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Exclusive: Verizon Extends Union Contract, Avoiding Possibly Tough Labor Talks Next Year

July 19, 2018, 4:45 PM UTC

Verizon and its largest unions agreed to extend a hard fought 2016 contract covering about 34,000 employees for another four years, avoiding potentially contentious negotiations next year.

The Communications Workers of America and the International Brotherhood of Electrical Workers agreed to additional wage increases totaling 11% over the additional four years, while maintaining job protection provisions included in the prior contract. The telco giant, which has seen its profits bolstered by the big corporate tax cut, got a promise of labor peace, after numerous strikes that occurred during past contract talks. Instead of expiring in August, 2019, the deal now extends into 2023. The covered workers still must ratify the agreement, with a vote expected in a few weeks.

“This is a home run for our workers,” Dennis Trainor, vice president of CWA’s District One, tells Fortune. “We felt we had a very successful 2016 contract after the strike.”

The original four-year contract was approved in 2016 after a bitter seven-week strike by Verizon workers. They had been on the job without a contract for months after their prior contract expired in August 2015. The strike wasn’t resolved until then-Labor Secretary Tom Perez intervened to bring the two sides back to the bargaining table.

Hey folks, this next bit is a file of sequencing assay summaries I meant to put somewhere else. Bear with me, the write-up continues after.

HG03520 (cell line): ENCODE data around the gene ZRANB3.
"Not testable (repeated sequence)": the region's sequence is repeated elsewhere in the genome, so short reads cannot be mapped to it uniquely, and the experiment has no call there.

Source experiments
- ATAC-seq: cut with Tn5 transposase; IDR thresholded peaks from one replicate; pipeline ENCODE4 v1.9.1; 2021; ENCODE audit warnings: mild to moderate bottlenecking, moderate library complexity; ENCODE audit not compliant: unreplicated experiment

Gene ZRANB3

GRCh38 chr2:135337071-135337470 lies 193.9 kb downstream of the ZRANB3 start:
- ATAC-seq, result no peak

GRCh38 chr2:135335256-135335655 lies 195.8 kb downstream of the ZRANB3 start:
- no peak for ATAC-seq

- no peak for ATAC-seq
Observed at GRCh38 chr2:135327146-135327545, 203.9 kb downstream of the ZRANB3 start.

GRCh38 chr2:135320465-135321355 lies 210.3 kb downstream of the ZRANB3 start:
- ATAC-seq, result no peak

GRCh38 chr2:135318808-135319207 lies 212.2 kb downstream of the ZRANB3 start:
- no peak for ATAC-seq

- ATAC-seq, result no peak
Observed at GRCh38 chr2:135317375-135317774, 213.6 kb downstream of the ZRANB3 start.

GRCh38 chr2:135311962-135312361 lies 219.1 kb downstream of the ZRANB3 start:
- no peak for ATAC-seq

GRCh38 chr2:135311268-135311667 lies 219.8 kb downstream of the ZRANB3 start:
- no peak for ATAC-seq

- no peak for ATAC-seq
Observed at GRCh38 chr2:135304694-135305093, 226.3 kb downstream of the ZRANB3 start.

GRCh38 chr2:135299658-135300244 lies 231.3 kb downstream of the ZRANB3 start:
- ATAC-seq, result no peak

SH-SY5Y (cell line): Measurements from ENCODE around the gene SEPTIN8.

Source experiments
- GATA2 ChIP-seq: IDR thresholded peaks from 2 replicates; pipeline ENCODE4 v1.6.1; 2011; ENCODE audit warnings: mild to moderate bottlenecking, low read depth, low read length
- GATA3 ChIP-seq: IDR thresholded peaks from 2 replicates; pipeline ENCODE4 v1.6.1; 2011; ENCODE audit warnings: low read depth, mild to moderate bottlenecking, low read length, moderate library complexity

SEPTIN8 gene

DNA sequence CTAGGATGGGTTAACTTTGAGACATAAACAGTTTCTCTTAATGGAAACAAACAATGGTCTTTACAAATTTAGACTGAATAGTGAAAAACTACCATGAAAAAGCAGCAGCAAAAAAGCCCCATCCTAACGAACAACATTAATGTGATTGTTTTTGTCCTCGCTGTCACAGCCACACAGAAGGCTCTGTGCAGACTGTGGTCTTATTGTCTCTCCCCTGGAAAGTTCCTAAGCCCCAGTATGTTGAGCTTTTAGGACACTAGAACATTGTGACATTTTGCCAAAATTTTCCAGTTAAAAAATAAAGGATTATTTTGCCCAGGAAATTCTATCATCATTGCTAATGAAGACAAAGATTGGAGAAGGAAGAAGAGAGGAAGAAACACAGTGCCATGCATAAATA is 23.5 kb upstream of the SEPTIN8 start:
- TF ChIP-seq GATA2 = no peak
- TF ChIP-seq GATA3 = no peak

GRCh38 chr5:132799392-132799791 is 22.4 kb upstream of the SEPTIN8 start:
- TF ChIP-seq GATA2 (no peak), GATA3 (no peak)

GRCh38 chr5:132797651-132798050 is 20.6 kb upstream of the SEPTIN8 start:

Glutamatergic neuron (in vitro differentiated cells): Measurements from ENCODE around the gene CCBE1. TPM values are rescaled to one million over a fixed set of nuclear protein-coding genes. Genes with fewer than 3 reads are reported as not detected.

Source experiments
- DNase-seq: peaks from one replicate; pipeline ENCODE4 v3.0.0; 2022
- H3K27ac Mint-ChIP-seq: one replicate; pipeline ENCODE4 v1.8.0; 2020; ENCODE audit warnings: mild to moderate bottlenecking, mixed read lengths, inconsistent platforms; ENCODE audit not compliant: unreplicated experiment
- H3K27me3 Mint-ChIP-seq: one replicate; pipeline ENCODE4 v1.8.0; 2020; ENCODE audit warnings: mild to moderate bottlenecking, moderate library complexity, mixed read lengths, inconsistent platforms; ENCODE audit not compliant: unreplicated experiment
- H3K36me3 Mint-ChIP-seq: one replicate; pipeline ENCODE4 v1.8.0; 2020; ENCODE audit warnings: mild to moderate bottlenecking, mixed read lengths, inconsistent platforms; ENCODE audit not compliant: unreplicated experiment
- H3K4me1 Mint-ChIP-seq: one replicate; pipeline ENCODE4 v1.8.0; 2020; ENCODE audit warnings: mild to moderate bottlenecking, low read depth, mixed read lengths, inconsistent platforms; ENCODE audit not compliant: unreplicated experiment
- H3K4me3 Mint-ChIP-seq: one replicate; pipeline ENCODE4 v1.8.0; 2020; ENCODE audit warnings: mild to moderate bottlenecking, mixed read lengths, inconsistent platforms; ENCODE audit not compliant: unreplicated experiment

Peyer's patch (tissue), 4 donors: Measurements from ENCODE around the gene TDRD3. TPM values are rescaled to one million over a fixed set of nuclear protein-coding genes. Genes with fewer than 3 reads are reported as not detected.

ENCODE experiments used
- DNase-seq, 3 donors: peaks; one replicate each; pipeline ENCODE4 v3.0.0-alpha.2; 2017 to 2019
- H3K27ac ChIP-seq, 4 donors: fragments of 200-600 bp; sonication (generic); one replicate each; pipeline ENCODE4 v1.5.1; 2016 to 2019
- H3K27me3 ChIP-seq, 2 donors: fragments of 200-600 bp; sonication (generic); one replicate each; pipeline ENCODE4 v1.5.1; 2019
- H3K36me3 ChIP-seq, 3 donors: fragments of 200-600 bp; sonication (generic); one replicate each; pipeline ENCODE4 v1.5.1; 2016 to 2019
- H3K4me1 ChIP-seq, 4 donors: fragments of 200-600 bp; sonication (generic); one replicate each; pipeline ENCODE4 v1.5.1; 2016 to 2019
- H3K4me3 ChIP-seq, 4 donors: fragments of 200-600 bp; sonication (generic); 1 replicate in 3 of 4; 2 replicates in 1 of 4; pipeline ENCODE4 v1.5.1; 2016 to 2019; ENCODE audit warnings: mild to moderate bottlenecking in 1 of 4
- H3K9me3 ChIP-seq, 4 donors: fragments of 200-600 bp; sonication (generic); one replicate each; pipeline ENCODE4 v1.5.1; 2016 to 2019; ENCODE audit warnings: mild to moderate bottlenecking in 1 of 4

This year, Verizon (VZ) has been under pressure from Wall Street to reduce its debt load and find new areas for growth. The company bought AOL and Yahoo to enter the online advertising business and plans to roll out new faster 5G wireless networks over the next few years. But its stock price is about unchanged this year, trailing the 5% gain in the Standard & Poor’s 500 Index.

Avoiding a possible replay of 2016’s strike is probably smart business for Verizon. The strike ended with workers getting a better deal than the company’s “final offer” during negotiations. The conflict escalated quickly, leading up to an armed confrontation in the Philippines where U.S. strikers had gone to meet with call center workers, before Perez stepped in.

The labor action also influenced CWA workers at AT&T (T), who went out on a short weekend strike last year, before coming to agreement on new contracts.

Extending the agreement also clears the decks for incoming CEO Hans Vestberg. Unlike outgoing CEO Lowell McAdam, and prior leaders at the company, Vestberg is an outsider, new to the U.S. telecom market and its complex history of labor relations.

From the CWA’s point of view, the political climate towards labor changed completely in Washington, D.C. over the past two years. The Obama administration and Secretary Perez were relatively pro-labor, while the Trump administration and new Labor Secretary Alexander Acosta are seen as far more pro-management. But Trainor says that “didn’t really” figure into the union’s thinking on the extension agreement.

A separate agreement will also extend the contract that covers a few dozen employees in Verizon Wireless retail stores who have voted to join the CWA union, and about 90 wireless technicians similarly will get the 11% wage increases.